French business magnate, art collector and billionaire Bernault Arnault has moved to consolidate the corporate structure of Christian Dior, bringing all of the Paris-based fashion house’s operations together under the LVMH luxury umbrella. As it stands, Christian Dior is split between LVMH and other minority shareholders.
LVMH is publically traded, but the Arnault family currently owns a 47 percent stake in the brand. The group has owned a large chunk of Christian Dior’s operations since the 1960s, when it forged a deal to raise capital for the fashion house. However, the brand’s couture business – comprising handbags, made-to-measure gowns and men’s and women’s ready-to-wear fashions – has for decades been split from LVMH’s arm of the business.
LVMH has owned a large chunk of Christian Dior’s operations since the 1960s, but Dior’s couture business has for decades been split from LVMH’s operations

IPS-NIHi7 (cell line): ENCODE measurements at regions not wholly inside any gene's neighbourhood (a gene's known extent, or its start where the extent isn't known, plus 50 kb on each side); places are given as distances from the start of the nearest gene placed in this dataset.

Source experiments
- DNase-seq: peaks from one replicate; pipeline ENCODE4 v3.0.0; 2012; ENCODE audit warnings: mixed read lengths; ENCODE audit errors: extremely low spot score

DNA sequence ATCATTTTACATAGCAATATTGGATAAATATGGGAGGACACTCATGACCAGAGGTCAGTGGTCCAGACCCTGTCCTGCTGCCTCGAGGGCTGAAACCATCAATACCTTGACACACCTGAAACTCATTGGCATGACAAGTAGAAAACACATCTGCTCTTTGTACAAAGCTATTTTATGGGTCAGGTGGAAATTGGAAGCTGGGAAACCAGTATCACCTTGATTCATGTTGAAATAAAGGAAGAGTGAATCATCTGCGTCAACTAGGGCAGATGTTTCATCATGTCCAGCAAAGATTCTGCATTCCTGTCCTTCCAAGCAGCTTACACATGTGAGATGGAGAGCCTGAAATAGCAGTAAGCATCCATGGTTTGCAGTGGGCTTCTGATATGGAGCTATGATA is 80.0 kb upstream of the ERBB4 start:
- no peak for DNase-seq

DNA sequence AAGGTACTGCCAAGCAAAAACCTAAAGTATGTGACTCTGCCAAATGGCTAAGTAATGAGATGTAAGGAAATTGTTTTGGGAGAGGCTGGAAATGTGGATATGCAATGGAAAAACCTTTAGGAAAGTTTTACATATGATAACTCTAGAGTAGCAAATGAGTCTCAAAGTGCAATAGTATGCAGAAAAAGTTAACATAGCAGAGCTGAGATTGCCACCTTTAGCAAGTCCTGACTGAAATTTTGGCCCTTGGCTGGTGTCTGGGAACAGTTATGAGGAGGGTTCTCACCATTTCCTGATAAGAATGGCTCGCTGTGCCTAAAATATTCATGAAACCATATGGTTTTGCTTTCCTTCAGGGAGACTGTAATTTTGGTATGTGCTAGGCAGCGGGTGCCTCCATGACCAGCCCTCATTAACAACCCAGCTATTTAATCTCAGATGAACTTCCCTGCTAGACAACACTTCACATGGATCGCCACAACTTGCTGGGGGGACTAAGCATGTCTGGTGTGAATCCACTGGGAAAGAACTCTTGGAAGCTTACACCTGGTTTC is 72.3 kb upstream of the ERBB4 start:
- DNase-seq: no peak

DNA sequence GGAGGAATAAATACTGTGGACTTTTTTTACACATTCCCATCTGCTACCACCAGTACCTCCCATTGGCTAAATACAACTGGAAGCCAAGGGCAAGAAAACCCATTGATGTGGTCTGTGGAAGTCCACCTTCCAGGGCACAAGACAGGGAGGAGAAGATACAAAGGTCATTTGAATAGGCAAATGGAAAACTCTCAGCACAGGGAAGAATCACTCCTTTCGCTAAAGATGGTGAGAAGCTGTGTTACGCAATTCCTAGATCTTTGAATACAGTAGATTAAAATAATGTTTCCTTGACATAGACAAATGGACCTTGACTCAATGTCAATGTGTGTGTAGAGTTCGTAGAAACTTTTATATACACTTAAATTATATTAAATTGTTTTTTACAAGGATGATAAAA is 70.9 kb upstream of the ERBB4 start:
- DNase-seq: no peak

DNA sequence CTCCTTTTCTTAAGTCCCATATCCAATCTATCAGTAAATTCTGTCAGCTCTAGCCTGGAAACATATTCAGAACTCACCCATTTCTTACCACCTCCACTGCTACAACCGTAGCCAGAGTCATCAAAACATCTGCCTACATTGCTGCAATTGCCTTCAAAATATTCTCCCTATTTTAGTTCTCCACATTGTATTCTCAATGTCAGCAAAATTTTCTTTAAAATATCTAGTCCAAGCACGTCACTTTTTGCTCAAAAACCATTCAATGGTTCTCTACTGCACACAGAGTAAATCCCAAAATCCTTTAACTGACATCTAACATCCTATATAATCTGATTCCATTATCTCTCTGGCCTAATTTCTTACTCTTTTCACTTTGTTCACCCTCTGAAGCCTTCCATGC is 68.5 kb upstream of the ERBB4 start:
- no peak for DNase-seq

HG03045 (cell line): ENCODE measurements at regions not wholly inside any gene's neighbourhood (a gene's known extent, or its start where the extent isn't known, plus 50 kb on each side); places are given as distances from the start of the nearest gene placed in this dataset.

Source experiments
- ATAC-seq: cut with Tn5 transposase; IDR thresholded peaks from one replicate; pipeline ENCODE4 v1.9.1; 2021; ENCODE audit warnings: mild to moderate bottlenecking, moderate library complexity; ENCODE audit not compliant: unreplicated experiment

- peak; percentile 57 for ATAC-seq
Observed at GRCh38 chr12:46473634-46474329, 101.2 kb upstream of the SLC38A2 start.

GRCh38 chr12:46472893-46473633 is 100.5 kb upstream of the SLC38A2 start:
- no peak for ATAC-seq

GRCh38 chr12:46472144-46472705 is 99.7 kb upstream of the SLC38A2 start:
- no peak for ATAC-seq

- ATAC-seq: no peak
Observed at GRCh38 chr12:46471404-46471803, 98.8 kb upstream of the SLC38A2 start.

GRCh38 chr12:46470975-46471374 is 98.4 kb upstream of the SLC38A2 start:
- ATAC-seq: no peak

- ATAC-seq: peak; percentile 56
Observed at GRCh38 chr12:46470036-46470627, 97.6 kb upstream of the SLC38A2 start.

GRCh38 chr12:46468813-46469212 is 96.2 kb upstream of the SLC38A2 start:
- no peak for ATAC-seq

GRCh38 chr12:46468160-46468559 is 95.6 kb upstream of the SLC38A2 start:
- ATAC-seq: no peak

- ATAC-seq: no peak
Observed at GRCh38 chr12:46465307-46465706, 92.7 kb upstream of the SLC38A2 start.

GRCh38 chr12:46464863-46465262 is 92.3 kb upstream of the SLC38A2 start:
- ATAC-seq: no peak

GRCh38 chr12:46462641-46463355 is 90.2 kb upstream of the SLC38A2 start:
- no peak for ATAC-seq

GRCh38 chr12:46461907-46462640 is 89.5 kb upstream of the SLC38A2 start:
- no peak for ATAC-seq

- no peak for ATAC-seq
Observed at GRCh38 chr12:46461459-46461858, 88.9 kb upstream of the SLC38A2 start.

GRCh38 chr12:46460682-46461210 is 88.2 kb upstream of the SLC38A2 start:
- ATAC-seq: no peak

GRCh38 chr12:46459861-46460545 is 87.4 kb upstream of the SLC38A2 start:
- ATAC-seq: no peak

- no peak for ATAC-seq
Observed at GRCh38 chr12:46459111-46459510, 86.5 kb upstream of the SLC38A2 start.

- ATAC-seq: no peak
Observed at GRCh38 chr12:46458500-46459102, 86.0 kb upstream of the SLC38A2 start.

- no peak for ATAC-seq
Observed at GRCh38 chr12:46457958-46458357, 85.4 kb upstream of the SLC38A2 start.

The purchase will be completed in a number of payments that have been planned to simplify leadership of the fashion house. The cash-and-shares deal values Christian Dior at €260 ($283) a share, giving the deal a total value of €12.1bn ($13bn). The purchase price marks a 15 percent premium above the stock’s closing price on April 24.
In a statement, Arnault said: “The corresponding transactions will allow the simplification of the structures, long requested by the market, and the strengthening of LVMH’s fashion and leather goods division thanks to the acquisition of Christian Dior Couture, one of the most iconic brands worldwide.”
The merger is expected to be immediately accretive to LVMH earnings per share. Stephen Mitchell, Head of Strategy for Global Equities at Jupiter Asset Management, said in a Bloomberg Radio interview: “Reuniting Christian Dior Couture and Christian Dior Parfums, so one brand under one leadership, has to be a good thing for LVMH shareholders.”
LVMH shares rose by 3.2 percent in early trading in Paris as markets reacted to the news.